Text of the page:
Most of the problems with OS advocacy stems from conflicting viewpoints on computers: one viewpoint loves technology and is ever finding new uses for it. The other viewpoint looks at technology as a means to an end, e.g. a tool and nothing more. For the sake of reference, I will refer to these two camps as the technologists and the utilitarians. They are worlds apart in their thinking. Here is my attempt to explain a utilitarian world to a group of technologists.

Bill Geek, Meet Joe User

While I have met many different Joes in my life so far, most of them think the same way about computers. Allow me to introduce you to one of them, named Dave. Computers, for Dave, are a necessary evil. They are expensive to buy and maintain. He can’t seem to figure out how the spyware can get on his computer. He once opened an attachment from a relative and it ruined his machine. He lost all of his documents and spent $300 to have the Geek Squad fix the damage. It’s upsetting, too, because one of the documents was a proposal he’d been working on for six months and he had to start all over. Thankfully, that’s over and done with now. It seems to Dave like computers are a series of problems as he’s trying to get his work done. Good thing his brother Jack is an expert at computers and helps him out whenever Dave has a problem.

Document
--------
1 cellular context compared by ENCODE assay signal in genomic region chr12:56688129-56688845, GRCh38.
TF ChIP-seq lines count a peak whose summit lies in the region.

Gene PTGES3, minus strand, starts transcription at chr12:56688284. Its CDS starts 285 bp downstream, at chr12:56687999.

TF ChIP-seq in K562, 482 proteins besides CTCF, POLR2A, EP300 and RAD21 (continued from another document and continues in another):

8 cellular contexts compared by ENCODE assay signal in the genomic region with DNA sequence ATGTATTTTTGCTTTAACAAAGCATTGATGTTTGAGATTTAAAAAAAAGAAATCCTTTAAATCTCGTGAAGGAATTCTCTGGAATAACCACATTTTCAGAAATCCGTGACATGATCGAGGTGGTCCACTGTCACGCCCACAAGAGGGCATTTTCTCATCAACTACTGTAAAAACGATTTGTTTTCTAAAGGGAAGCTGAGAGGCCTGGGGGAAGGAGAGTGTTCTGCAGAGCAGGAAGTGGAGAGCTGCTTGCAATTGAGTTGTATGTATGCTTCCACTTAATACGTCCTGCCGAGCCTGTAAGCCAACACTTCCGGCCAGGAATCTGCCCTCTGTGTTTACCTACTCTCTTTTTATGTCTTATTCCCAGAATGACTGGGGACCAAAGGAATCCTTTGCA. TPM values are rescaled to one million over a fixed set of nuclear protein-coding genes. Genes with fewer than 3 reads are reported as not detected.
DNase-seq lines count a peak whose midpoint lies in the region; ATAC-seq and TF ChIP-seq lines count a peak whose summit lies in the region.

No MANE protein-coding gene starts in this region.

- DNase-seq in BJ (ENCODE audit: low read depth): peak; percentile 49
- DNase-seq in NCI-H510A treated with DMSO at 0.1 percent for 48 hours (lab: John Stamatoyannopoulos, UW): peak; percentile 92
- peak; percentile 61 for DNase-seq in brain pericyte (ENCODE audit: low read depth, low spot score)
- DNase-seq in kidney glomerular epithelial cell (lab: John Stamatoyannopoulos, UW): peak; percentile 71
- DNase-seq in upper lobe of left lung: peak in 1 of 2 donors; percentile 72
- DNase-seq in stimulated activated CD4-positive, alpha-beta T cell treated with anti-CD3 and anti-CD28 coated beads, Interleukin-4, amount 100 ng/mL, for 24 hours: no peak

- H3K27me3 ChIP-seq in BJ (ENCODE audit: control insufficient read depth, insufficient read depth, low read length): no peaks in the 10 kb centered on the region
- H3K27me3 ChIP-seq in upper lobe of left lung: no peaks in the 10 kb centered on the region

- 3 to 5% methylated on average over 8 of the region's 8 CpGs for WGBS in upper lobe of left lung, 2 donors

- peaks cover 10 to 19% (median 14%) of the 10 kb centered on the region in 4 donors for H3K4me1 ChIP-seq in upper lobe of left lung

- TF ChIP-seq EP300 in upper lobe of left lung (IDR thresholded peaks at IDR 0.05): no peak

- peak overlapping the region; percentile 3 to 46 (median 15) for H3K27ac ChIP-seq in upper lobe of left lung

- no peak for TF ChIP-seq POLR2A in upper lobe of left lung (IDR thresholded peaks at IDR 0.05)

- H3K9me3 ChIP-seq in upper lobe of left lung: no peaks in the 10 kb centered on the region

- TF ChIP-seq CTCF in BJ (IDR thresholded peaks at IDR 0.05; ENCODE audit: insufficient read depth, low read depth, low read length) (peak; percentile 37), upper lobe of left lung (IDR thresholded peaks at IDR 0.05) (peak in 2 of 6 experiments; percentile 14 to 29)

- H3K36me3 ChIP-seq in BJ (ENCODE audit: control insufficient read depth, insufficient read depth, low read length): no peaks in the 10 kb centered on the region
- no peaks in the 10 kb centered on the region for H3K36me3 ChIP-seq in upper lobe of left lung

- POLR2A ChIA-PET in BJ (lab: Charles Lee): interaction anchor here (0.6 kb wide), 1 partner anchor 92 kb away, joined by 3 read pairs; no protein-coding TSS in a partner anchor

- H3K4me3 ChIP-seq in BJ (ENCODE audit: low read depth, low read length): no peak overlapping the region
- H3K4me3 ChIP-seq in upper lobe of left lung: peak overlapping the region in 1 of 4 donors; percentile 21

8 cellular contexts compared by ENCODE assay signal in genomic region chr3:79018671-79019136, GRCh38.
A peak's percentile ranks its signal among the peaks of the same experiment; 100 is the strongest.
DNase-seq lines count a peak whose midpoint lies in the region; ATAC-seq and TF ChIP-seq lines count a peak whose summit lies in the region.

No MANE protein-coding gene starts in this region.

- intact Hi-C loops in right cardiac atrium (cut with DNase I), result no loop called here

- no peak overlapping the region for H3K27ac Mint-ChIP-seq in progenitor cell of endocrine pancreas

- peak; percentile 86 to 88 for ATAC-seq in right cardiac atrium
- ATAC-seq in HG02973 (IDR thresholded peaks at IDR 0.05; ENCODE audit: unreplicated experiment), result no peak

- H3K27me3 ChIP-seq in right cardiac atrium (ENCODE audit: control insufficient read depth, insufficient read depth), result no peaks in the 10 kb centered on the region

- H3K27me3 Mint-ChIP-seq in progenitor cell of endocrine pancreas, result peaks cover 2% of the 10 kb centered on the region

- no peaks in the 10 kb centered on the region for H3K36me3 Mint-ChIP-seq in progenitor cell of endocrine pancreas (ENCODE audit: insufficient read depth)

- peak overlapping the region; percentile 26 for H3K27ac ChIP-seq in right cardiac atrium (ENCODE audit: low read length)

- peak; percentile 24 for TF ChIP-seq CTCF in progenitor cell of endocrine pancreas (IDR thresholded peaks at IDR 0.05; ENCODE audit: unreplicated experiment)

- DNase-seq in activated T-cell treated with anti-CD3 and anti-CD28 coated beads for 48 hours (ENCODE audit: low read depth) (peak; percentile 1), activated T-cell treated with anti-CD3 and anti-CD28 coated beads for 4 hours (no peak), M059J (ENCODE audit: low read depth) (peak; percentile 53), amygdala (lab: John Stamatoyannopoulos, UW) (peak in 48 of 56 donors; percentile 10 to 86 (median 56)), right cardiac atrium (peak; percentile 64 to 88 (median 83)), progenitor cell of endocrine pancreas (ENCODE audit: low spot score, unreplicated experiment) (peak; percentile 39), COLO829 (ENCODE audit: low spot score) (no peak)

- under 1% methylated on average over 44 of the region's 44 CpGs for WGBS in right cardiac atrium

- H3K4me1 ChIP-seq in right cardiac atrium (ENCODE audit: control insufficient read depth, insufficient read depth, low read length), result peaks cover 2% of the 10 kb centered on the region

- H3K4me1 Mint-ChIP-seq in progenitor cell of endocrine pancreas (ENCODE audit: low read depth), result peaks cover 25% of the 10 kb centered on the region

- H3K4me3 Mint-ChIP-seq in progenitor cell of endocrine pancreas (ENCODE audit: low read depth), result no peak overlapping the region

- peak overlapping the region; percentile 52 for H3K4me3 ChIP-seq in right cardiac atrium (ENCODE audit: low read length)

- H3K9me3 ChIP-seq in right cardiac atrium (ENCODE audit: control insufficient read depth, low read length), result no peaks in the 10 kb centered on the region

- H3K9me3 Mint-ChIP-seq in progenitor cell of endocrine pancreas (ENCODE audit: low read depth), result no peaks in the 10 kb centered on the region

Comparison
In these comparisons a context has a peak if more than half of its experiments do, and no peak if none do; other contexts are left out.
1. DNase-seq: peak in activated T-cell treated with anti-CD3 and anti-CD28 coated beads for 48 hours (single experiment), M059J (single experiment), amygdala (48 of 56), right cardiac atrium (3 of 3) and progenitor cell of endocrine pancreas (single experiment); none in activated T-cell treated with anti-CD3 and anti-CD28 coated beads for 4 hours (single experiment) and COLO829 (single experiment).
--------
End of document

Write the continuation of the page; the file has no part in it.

Conversational Soundbits

These are bits of conversations that Dave has had with his brother Jack. Any of them sound familiar?

Jack: What version of Windows are you using?
Dave: Word 2003
Jack: shudders That would be Office.
Dave: What do you mean?

Dave: Jack, my Internet’s broken.
Jack: What do you mean?
Dave: My e-mail program gave me a message about a server, but I can’t remember exactly what it said.

Dave: I want to get Vista
Jack: You’ll need to get a new computer
Dave: Why?
Jack: Because your computer is too old.
Dave: But I just bought this one four years ago! That isn’t old! Why should I pony up another $500?

Some of you are probably nodding your heads about some of these. They illustrate the vast differences between technologists and utilitarians. You probably could think of quite a few more – tales of broken cupholders, spyware-infested boxes, 2005 OpenGL games bought from Wal-Mart for a Windows 95 machine, and other shiver-inspiring stories.